At its root, the discussion of what to do about inequality is a discussion of moral values. It’s about dignity and respect for ourselves and one another. And certainly, it’s about money.
On this front, Hamilton doesn’t mince words. “If we’re going to talk about a middle class and economic security, we need to talk about wealth,” he said. “And if we look at wealth, we know wealth is both the beginning and the end of economic insecurity or security. It’s not just wealth as an outcome, it’s what wealth can do for your life.”
Studying the distribution of wealth in the United States has been the main focus of Hamilton’s career. His seminal work is in the creation of an entire field of study on inequality — stratification economics, he calls it.
Hamilton, with his frequent co-author and mentor Dr. William “Sandy” Darity, has published groundbreaking studies on the racial wealth divide, including one cited by Elizabeth Warren that showed that average black households in Boston own just $8 in wealth.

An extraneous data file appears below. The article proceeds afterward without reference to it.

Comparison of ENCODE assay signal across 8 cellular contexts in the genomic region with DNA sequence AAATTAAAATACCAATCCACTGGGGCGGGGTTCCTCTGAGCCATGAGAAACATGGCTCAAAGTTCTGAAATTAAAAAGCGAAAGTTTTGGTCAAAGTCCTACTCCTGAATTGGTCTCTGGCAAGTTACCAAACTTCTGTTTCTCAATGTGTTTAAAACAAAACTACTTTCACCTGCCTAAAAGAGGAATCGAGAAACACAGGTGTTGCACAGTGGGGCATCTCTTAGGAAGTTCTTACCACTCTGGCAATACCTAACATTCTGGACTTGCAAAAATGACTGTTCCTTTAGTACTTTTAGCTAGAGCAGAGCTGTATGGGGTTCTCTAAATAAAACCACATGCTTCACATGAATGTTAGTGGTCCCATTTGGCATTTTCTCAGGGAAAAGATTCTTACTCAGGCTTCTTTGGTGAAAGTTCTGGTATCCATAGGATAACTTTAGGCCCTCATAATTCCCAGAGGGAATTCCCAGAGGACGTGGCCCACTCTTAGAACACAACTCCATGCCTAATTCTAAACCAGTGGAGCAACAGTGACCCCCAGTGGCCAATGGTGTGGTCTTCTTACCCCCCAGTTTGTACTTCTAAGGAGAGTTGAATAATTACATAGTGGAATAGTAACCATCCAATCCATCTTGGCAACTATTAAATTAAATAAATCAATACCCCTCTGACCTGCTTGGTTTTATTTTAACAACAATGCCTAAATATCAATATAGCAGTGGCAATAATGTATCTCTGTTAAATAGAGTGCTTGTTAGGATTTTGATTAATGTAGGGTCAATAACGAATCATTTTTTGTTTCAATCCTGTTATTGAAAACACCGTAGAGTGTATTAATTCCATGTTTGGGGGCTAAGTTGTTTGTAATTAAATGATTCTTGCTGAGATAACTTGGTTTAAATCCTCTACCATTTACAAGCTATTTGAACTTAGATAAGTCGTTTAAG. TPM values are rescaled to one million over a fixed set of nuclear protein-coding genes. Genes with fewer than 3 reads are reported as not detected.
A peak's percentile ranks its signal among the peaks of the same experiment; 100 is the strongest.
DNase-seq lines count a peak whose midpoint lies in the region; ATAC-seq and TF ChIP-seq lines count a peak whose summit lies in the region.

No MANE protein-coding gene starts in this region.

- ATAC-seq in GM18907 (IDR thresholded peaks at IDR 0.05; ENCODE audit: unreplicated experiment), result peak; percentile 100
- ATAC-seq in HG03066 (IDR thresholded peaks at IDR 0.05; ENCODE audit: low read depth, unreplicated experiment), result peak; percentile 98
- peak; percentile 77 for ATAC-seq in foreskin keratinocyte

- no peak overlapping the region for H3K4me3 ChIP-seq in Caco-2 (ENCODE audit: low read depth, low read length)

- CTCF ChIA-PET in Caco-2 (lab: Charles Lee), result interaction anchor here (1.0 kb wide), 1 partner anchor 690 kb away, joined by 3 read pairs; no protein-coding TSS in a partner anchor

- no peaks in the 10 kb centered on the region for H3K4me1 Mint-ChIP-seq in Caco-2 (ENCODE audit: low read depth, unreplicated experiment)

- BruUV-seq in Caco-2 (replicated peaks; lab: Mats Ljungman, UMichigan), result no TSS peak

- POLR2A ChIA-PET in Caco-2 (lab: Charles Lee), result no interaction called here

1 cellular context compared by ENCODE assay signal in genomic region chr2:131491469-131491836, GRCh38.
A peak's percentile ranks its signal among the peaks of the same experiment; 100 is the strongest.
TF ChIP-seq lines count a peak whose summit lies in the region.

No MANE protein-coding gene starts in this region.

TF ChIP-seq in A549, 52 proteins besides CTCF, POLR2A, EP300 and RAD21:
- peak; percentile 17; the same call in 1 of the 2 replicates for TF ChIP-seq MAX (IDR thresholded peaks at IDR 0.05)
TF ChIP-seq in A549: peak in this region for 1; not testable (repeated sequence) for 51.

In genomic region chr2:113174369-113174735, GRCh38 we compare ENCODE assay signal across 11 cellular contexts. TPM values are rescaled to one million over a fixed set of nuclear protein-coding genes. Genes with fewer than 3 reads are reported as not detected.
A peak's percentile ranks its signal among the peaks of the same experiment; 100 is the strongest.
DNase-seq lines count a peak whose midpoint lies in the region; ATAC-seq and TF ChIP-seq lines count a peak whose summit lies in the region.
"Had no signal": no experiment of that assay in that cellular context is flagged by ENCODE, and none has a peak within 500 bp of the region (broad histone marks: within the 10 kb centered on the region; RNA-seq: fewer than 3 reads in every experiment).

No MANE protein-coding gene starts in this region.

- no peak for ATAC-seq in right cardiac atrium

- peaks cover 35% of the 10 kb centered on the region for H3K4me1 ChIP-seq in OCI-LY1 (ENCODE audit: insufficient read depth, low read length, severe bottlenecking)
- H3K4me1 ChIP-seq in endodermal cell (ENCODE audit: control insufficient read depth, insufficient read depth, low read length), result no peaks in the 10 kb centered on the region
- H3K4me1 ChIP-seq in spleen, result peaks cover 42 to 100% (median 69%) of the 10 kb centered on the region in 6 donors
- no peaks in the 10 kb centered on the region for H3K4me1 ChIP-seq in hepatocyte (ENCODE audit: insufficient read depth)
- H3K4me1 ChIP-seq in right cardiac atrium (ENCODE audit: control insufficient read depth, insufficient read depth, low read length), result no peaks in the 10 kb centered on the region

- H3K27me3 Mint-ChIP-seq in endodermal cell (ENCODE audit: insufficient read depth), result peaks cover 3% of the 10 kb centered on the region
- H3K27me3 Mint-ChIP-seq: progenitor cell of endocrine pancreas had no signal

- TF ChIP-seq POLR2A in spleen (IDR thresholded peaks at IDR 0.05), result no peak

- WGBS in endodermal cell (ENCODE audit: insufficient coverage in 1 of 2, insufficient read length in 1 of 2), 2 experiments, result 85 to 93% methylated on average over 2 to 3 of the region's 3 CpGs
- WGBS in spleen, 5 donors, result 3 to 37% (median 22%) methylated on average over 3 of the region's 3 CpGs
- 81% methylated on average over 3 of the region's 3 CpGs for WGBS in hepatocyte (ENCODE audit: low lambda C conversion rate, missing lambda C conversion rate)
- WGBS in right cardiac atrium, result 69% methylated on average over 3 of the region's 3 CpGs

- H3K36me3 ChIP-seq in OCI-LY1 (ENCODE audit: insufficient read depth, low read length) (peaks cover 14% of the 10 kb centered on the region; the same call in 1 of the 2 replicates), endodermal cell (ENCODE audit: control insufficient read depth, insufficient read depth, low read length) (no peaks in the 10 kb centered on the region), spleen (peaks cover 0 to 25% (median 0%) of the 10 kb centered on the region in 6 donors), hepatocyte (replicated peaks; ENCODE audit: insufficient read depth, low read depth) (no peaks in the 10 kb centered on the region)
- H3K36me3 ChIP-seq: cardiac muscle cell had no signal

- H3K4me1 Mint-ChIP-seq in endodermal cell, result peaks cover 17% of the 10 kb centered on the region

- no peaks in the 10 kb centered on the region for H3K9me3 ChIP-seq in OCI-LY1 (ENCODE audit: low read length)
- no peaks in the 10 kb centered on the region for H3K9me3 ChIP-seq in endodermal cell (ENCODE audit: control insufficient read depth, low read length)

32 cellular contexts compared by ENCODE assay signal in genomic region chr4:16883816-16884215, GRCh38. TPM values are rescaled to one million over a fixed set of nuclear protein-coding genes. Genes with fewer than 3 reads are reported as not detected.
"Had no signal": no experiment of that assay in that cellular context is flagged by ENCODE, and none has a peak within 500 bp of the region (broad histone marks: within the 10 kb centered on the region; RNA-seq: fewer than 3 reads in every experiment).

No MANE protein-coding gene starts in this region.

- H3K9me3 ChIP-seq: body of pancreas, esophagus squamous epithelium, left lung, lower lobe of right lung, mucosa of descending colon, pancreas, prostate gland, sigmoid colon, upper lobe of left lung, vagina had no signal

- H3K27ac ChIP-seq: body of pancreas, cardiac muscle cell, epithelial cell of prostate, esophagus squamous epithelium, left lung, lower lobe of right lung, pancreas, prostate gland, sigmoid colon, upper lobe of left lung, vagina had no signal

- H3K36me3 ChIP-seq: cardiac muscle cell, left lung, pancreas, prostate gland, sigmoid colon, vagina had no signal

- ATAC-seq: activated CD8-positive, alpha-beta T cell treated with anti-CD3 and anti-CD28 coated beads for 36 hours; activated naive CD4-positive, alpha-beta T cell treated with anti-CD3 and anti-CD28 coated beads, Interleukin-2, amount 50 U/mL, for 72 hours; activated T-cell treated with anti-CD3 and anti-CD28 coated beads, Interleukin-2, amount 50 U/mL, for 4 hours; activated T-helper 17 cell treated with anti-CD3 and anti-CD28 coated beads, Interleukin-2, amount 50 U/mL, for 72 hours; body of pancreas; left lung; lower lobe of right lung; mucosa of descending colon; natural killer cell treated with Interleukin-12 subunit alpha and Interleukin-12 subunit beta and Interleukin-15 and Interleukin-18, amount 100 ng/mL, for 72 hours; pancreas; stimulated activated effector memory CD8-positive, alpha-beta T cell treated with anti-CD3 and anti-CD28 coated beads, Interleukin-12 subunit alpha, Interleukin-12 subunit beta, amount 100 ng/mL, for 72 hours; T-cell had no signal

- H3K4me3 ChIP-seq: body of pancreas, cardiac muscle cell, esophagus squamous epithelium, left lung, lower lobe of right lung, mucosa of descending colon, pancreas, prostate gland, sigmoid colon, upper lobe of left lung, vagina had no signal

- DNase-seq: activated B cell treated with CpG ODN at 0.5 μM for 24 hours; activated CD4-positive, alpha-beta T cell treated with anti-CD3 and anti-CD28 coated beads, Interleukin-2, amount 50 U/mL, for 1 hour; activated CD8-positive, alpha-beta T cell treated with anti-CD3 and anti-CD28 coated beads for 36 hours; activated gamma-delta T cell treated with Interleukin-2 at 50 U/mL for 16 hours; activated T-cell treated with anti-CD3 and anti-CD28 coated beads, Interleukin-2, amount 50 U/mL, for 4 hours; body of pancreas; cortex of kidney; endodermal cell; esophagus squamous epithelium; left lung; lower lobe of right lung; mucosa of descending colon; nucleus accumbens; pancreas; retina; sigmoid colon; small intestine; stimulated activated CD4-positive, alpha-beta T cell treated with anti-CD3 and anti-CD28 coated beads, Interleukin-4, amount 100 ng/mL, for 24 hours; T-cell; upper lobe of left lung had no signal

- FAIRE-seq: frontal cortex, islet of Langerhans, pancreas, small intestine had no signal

While cable television may be ignoring the unchecked rise of inequality, it’s clear that Sanders has found a way around this obstacle. People are listening and getting engaged and, as poll after poll shows, they want something done about it.
The massive online following Sanders developed during his presidential campaign has given him the Midas touch on social media, with each video and article he shares reaching millions of viewers. Perhaps, with a little competition, the corporate television execs will shift away from ignoring the poor to embracing solutions to poverty.
Perhaps the balance of power might shift with them.
This piece was originally published in Inside Sources.